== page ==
Canadian Manufacturing

Privatizing liquor sales would cost Sask. $115M, says report

Don McMorris, minister of Saskatchewan's liquor authority, disputes the report calling it "just not accurate at all"



REGINA—A public policy think-tank says the Saskatchewan government will lose revenue if it goes through with a plan to privatize liquor sales.

A report by the Canadian Centre for Policy Alternatives says privatization would drain $115 million from the province’s books over the next five years

The government announced last fall that it will make 40 of its 75 liquor stores private outlets if the Saskatchewan Party is re-elected at the ballot box in April.

Report author David Campanella says wholesale liquor costs have been increasing an average of six per cent a year—a major cost the government would face which isn’t included in the privatization proposal.

He also says the government’s markup on wholesale prices is being reduced by about 25 per cent—another loss of revenue.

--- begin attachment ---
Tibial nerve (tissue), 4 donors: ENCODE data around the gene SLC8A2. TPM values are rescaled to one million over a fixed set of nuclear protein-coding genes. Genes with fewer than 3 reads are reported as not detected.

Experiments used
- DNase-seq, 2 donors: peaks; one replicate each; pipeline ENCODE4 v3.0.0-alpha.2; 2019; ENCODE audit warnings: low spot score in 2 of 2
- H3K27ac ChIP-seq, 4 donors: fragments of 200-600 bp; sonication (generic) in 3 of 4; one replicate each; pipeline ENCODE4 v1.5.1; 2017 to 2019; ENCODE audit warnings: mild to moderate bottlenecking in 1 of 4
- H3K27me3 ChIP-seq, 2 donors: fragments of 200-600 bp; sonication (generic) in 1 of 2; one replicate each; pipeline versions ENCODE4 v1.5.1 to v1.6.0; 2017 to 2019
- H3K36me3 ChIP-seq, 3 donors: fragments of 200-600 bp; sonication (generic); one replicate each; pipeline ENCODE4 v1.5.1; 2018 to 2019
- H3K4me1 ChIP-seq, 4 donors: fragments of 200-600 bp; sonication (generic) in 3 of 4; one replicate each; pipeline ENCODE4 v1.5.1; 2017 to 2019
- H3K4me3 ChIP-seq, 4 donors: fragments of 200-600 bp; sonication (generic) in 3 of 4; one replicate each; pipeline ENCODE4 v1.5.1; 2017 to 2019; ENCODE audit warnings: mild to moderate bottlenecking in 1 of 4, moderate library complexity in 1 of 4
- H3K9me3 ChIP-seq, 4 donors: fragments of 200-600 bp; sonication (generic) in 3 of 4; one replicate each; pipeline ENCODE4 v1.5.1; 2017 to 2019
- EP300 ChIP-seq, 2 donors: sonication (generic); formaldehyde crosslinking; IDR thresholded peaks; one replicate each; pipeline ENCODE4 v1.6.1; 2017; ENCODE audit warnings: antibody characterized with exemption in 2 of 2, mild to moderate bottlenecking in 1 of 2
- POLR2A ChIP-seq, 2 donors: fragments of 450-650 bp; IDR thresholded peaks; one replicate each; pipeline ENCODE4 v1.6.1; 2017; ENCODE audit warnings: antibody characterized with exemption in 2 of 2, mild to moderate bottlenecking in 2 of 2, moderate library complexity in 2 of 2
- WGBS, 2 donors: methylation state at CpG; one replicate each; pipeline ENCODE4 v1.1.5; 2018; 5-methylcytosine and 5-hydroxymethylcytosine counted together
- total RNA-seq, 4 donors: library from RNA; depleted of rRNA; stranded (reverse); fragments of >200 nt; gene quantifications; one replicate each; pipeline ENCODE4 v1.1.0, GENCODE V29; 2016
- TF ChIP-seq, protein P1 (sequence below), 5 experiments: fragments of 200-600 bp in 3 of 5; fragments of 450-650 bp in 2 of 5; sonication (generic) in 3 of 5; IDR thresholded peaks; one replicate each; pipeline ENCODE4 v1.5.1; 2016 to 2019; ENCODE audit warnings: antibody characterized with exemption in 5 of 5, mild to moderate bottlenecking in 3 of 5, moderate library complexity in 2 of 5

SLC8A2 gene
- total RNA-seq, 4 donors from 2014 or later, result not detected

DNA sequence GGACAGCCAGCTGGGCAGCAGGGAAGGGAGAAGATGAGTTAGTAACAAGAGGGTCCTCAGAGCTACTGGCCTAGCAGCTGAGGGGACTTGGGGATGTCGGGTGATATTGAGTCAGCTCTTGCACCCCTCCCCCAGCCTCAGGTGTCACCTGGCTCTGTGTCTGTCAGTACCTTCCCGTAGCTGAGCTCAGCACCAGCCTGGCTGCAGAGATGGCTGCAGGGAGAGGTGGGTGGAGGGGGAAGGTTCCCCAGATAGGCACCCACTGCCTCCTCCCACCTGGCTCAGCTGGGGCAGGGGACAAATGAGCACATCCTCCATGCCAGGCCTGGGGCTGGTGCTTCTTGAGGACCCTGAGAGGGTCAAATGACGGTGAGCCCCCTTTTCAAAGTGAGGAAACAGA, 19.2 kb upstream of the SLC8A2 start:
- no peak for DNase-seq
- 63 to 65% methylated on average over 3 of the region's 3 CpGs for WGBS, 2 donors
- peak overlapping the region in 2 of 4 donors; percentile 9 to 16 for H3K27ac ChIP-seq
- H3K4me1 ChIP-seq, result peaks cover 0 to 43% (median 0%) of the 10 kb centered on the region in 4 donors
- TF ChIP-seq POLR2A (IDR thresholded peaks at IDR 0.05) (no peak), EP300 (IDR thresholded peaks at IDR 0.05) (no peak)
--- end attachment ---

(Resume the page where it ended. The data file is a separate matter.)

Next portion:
Don McMorris, minister responsible for the Saskatchewan Liquor and Gaming Authority, says the information in the report is wrong.

“It’s just not accurate at all,” McMorris said Feb. 11. “They really need to go back to the very first paper we put out that would dispel and answer so many of the questions and conclusions they’ve made regarding revenue neutral for government.

“That first document was an education piece. Obviously they didn’t read it.”

McMorris said the government will still sell liquor to stores at the price the government decides, so no revenue will be lost.

“The vast majority of revenue is created from when government brings the alcohol in to marking it up, and then it’s retailed after that.”

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